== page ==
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Walking with Rowdy & Wayne Dyer

December 6, 2013

Rowdy

December 6th and 74 degrees. It’s a strange world we live in. Stranger still is my relationship with Rowdy, my son’s dog, who remains by my side 24/7. Nevertheless, Rowdy and I have gotten into the habit of going for a mid-morning walk almost every day, a walk that has proven both health enhancing and often optimally meditative. I find the hour spent outdoors, moving my body through time and space, inordinately invigorating and always the perfect time for burning off frustration and moving my thoughts around.

This morning, Wayne Dyer walked with me, offering words of wisdom, laced with a touch of humor and a whole ton of experience. He referred to his first book, Your Erroneous Zones, which I remember reading when it came out in the 80’s and later passing around to everyone I knew, as a book he had written while still heavily under the influence of psychology. He has since gone beyond psychology to help spark a trend that has expanded the spiritual horizons for so many.

During our life time a shift has taken place in the psycho/spiritual world, a shift that though I have sensed its for as long as I can remember, have only recently begun to name. At the risk of repeating myself, we are a generation raised by parents who didn’t know the first thing about subconscious behavior. Freud provided us with the first glimpse into our subconscious motivations, and the recognition that we were being motivated by things outside of our awareness. As a result, the majority of us ran as fast as we could away from the church and straight into the arms of psychology.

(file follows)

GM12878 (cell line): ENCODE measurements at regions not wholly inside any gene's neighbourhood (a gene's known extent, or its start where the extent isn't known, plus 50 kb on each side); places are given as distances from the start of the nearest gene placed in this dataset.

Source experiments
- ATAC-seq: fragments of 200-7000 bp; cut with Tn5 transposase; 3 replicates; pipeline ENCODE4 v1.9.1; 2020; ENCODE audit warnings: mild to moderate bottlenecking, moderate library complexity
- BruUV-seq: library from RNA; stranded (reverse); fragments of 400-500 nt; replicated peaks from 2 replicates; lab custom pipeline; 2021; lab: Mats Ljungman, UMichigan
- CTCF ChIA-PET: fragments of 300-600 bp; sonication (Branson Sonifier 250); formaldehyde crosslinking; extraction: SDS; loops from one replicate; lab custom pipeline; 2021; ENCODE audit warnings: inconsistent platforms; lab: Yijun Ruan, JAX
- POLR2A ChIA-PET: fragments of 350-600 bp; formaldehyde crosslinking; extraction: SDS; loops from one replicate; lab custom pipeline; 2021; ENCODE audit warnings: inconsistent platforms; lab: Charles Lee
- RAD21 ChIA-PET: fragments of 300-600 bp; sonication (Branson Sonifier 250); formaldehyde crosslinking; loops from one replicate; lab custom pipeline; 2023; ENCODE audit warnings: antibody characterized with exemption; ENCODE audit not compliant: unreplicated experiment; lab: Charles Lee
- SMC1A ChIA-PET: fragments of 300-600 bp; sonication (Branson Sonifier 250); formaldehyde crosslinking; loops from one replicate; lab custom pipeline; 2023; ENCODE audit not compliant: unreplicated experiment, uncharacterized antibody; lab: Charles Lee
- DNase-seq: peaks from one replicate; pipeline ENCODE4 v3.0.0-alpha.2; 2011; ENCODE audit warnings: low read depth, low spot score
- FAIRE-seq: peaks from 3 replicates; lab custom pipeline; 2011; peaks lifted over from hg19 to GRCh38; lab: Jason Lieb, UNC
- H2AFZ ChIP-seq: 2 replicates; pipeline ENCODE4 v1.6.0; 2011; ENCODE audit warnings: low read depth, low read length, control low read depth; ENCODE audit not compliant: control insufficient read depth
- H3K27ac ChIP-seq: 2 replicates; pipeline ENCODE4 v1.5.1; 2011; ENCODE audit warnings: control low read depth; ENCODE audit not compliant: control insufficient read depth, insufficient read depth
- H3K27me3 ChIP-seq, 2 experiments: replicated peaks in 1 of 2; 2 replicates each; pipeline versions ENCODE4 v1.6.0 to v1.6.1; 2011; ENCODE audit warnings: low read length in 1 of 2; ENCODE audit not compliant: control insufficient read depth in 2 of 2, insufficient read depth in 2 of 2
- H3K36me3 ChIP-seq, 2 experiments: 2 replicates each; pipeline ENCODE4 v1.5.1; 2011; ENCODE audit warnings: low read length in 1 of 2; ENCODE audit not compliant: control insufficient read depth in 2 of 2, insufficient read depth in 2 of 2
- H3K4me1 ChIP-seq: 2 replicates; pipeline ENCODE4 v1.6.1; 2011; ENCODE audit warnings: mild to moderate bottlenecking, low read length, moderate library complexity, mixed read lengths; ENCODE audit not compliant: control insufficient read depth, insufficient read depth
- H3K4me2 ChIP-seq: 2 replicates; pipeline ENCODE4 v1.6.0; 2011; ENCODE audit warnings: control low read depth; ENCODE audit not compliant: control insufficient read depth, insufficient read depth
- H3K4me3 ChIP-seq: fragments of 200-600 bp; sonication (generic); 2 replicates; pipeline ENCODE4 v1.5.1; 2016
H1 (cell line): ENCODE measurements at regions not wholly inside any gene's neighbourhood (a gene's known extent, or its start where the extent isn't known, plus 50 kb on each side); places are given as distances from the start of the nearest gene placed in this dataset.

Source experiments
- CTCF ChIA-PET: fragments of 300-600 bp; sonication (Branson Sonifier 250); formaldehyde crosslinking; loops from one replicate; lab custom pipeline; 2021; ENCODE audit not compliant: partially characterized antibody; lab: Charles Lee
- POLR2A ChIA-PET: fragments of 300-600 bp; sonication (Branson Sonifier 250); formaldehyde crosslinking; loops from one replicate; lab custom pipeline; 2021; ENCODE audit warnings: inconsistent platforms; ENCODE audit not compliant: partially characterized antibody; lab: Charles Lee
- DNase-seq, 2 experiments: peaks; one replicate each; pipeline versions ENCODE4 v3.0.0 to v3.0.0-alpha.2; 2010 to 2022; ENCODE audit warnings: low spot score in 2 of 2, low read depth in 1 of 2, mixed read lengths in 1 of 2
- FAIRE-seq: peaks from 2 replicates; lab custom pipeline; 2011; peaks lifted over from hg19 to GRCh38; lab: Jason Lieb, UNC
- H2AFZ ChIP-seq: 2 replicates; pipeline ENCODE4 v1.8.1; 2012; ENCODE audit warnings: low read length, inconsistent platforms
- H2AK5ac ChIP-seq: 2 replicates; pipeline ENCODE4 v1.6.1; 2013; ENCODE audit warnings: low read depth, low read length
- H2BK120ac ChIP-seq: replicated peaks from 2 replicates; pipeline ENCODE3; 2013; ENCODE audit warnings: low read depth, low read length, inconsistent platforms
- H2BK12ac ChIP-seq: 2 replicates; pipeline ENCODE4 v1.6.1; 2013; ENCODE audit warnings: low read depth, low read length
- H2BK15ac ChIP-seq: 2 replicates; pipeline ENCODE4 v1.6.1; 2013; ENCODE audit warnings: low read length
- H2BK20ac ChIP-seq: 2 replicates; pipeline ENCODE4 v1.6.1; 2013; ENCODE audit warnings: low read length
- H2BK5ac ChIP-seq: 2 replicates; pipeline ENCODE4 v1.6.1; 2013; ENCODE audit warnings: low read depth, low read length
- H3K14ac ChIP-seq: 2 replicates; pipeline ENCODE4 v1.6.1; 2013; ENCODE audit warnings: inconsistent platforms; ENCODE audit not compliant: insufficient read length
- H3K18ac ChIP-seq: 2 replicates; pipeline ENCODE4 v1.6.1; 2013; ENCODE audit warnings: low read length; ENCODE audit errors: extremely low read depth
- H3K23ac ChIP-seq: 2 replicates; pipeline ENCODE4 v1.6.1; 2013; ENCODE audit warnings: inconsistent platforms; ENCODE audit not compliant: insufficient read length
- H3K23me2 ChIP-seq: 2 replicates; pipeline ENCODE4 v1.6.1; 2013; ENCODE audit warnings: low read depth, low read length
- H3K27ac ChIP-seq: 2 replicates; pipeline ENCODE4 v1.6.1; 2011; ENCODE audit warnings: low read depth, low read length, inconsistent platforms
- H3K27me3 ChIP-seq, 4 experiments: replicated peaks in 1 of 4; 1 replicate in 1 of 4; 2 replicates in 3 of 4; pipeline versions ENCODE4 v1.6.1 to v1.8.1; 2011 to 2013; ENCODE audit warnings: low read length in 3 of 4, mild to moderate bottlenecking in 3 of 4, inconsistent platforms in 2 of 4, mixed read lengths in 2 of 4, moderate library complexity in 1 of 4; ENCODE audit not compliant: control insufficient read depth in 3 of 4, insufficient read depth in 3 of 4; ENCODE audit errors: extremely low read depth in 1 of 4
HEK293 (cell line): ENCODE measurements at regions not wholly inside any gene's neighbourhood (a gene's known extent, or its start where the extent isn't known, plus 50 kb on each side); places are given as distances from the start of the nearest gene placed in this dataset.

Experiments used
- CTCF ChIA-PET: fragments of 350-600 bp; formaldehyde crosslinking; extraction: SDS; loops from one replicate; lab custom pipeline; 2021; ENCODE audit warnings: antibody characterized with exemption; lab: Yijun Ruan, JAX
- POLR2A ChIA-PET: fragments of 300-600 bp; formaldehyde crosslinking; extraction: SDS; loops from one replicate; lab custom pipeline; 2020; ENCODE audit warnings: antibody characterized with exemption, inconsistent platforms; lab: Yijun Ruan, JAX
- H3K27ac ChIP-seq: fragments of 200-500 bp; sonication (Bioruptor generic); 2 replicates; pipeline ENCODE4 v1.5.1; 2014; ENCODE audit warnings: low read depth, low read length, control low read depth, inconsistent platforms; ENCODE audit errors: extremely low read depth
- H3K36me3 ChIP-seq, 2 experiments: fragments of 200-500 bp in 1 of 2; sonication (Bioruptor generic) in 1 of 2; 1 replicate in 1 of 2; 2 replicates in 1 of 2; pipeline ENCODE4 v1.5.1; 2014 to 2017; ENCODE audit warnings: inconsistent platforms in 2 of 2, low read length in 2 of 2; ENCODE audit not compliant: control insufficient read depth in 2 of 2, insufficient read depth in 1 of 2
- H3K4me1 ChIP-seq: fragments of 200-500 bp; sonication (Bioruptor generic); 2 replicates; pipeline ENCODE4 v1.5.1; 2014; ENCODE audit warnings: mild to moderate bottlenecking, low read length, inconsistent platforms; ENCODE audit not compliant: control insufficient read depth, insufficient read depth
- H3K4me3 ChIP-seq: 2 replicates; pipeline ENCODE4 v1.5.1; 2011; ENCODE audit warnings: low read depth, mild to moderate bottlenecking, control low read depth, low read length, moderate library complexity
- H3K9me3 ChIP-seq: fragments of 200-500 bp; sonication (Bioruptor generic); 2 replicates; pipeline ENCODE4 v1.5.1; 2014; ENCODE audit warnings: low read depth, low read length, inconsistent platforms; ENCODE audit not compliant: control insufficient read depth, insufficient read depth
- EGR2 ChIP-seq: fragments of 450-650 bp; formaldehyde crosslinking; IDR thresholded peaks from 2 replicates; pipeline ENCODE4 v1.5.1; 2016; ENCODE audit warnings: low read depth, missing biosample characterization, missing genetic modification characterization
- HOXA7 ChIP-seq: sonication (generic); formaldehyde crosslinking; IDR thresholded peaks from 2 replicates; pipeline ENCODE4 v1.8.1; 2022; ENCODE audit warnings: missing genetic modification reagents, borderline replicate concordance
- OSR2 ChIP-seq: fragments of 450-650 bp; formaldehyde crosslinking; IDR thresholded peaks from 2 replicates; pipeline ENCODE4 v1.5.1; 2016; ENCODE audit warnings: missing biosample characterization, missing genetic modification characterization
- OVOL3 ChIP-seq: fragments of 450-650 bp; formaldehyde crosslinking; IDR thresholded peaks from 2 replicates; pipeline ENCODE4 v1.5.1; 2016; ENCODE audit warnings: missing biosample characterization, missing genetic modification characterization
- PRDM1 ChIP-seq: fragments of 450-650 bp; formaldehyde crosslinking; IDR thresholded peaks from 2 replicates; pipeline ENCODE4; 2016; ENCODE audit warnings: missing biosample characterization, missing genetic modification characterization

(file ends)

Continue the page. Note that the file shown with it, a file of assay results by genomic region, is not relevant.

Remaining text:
We began to believe that our hope resided in our growing psychological awareness and understanding of ourselves and our relationships. This was would be the vehicle that would bring us to a place of peace and happiness. We just needed to know ourselves better, to understand our motives, heal our wounds and let go of the guilt, then we would be free to live and love fully. If that didn’t work, or took too much time, there was always the medication alternative to treat our unrelenting angst. Depression, anxiety, ADD, were as physiological phenomena, were beyond our ability to control using psychological tools, perhaps. We were let off the hook. (*See note below)

Jung stepped things up a bit, nudging us a bit closer to an awareness of the spiritual component that was ignored or overlooked. As we grew angrier and more frustrated with organized religion, we became less willing to even entertain any notion of its relevance. Thanks to Freud, we can now see that we were repressing our spirituality, which began to come out in all sorts of unattractive predilections. Sublimated spirituality is left to find its way into all sorts of unpleasant diversions, such as, promiscuity, violence, and narcissism.  As we struggled to find our lost spiritual identity we left the church in droves, or became social activists, or the like. The nature of spirituality of our parent’s did not speak to us. It could not reach our deepest needs and our most profound despair.